Background: Hyaluronan a high-molecular weight glycosaminoglycan, is considered to be involved in the growth and progression of malignant tumours. The objective of this work was to evaluate the cytosolic hyaluronan content in gastric cancer cells, its possible relationship with clinicopathological tumour parameters and its potential prognostic significance.
Methods: Cytosolic hyaluronan levels were examined utilizing immunoenzymatic techniques in 129 patients with gastric cancer. The mean follow-up period for these patients was 28 months.
Results: Cytosolic hyaluronan levels ranged widely in tumours as well as in adjacent mucosal samples (median (range) 2822 (50-24,523) versus 3650 (507-20,782) ng/mg protein). Statistical analysis showed that tumour hyaluronan levels correlated significantly with patient's sex and the presence of lymphatic invasion. In addition, high tumour hyaluronan levels were significantly associated with shorter overall survival period (p<0.05).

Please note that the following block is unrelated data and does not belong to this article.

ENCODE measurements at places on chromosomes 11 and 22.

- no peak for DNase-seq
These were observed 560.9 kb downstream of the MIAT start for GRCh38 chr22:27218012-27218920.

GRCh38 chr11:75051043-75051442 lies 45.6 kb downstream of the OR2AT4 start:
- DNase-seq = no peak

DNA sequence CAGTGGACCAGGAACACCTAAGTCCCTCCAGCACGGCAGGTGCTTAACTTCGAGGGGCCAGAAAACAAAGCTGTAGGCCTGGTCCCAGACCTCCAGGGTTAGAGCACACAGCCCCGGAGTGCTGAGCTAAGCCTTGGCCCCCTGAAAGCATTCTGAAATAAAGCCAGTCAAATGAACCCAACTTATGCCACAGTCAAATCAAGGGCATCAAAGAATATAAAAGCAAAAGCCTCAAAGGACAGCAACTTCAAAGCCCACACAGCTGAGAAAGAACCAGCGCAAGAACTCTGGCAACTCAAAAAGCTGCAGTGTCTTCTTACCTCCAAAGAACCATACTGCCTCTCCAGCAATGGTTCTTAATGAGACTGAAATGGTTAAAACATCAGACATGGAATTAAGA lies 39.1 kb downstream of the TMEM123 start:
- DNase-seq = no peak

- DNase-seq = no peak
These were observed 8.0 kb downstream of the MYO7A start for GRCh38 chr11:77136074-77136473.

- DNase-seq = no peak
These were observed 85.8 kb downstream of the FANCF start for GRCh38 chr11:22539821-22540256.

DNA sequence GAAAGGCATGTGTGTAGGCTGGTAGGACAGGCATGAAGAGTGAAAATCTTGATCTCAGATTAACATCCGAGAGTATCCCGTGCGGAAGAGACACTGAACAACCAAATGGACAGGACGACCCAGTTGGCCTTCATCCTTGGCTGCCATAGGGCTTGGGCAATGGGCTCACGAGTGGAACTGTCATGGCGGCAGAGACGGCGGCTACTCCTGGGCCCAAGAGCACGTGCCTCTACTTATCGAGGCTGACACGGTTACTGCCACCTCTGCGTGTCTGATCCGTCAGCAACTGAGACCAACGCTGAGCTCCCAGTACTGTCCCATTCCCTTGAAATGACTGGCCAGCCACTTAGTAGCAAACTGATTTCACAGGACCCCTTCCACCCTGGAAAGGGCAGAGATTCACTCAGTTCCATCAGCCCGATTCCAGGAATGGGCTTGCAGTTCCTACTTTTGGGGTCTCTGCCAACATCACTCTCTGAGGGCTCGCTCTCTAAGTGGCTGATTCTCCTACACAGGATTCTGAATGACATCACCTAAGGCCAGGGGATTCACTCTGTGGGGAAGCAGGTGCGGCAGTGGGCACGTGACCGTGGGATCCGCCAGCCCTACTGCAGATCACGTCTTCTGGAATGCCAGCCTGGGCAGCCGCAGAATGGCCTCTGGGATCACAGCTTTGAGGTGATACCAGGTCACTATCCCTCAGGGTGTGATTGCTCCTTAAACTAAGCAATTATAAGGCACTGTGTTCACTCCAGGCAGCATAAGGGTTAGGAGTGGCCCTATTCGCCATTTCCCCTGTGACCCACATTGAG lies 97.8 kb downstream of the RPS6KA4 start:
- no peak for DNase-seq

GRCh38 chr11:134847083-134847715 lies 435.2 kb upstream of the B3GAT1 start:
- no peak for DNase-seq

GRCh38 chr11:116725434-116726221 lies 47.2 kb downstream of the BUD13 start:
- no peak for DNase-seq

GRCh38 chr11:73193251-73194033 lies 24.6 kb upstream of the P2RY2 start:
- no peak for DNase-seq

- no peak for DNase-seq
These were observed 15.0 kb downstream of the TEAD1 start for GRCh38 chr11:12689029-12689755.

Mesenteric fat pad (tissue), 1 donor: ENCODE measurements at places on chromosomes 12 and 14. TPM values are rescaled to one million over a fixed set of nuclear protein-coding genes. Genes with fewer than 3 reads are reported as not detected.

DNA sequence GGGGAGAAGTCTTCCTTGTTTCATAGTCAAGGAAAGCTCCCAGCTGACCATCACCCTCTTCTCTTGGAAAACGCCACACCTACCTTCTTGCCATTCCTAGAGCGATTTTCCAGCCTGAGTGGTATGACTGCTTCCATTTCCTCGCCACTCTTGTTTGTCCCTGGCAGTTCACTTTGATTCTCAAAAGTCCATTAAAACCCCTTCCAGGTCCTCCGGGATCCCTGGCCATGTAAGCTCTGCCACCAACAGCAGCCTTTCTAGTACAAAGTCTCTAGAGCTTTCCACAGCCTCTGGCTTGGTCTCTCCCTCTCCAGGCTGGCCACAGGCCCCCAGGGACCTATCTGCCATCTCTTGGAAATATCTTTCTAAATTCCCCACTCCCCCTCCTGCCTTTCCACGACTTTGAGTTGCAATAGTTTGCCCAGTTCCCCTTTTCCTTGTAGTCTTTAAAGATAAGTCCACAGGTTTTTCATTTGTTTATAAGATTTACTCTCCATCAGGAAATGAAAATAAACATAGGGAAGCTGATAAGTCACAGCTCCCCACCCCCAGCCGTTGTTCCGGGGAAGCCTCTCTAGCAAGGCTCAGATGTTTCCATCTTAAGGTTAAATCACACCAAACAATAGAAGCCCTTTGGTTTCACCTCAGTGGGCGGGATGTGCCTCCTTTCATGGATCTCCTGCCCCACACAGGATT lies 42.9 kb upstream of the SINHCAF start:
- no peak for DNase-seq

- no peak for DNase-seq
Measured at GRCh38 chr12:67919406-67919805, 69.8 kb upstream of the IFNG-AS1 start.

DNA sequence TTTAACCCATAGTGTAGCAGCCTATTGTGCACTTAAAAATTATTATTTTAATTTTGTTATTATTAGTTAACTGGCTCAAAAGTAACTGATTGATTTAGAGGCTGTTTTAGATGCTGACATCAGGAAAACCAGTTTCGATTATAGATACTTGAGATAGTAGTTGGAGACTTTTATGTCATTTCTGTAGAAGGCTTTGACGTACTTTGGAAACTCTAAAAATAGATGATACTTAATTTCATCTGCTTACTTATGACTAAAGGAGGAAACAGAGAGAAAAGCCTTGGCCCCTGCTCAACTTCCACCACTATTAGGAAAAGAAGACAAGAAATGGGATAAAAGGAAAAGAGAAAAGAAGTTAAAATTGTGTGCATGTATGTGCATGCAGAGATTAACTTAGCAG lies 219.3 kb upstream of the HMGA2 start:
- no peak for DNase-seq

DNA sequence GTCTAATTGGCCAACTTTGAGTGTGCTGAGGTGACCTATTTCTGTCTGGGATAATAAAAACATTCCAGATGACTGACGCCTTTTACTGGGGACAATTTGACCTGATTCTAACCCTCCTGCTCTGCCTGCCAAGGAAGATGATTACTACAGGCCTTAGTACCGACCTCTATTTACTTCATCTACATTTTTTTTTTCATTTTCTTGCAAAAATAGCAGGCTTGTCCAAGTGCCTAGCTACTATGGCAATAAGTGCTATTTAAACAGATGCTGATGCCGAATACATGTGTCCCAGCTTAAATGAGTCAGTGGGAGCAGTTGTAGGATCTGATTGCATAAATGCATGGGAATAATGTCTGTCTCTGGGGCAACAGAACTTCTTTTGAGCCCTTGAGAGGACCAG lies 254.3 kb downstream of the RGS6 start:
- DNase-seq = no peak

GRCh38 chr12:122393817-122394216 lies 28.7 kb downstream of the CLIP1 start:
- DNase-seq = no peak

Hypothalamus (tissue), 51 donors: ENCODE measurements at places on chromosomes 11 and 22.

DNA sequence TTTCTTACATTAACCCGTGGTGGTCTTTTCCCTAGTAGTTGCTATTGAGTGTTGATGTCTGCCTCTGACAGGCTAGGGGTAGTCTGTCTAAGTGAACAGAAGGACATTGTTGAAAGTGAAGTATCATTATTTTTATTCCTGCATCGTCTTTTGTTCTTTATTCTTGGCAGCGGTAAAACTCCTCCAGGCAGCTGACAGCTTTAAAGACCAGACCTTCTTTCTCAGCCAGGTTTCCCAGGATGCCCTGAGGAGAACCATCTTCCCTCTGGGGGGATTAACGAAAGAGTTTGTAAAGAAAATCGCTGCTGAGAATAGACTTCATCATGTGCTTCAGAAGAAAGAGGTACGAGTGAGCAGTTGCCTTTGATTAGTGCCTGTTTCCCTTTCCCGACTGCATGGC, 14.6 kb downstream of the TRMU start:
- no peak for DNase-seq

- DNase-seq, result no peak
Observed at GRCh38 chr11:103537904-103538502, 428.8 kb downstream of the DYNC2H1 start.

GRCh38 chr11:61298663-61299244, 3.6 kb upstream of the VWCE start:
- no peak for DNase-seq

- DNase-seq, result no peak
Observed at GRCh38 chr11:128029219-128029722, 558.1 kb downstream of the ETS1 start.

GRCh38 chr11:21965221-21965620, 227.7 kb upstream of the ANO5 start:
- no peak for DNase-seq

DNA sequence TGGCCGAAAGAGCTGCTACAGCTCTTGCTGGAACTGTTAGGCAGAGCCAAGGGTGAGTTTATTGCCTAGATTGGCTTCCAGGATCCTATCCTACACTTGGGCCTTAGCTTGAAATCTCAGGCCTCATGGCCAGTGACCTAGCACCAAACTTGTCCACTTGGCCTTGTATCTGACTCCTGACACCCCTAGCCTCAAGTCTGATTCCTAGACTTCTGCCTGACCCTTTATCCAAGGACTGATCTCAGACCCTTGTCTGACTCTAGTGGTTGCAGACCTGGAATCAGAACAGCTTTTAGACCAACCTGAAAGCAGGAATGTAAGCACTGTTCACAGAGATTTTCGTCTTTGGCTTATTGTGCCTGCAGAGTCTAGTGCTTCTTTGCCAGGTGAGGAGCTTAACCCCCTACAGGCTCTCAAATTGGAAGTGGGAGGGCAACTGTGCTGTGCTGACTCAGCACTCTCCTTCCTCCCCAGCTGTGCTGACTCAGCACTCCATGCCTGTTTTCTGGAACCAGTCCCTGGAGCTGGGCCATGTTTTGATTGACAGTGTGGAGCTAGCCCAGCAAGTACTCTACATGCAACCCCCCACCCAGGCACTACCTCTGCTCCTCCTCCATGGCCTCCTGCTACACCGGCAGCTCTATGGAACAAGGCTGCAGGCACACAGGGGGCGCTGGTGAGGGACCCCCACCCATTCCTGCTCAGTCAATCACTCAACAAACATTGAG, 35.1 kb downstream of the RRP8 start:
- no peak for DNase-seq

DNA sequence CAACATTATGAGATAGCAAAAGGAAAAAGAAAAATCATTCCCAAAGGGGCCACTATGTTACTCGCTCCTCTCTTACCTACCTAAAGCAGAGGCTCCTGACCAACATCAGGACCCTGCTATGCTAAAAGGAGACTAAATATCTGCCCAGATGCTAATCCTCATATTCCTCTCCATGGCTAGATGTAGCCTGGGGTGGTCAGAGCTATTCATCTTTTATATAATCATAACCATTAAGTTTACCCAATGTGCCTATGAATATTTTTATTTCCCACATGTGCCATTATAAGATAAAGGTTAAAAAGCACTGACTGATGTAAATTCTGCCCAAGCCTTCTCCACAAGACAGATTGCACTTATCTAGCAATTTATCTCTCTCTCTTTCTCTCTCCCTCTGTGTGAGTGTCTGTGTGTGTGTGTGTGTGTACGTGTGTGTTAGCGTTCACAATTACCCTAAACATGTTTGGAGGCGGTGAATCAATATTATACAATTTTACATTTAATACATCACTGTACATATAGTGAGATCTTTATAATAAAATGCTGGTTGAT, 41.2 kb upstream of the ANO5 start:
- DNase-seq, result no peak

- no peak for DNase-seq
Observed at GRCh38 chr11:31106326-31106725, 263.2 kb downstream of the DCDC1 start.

Conclusions: Our results suggest that high tumoral cytosolic hyaluronan levels are associated with lesions of unfavorable outcome in gastric cancer patients. Thus, hyaluronan may provide additional prognostic information to that given by other biochemical markers currently used in gastric cancer.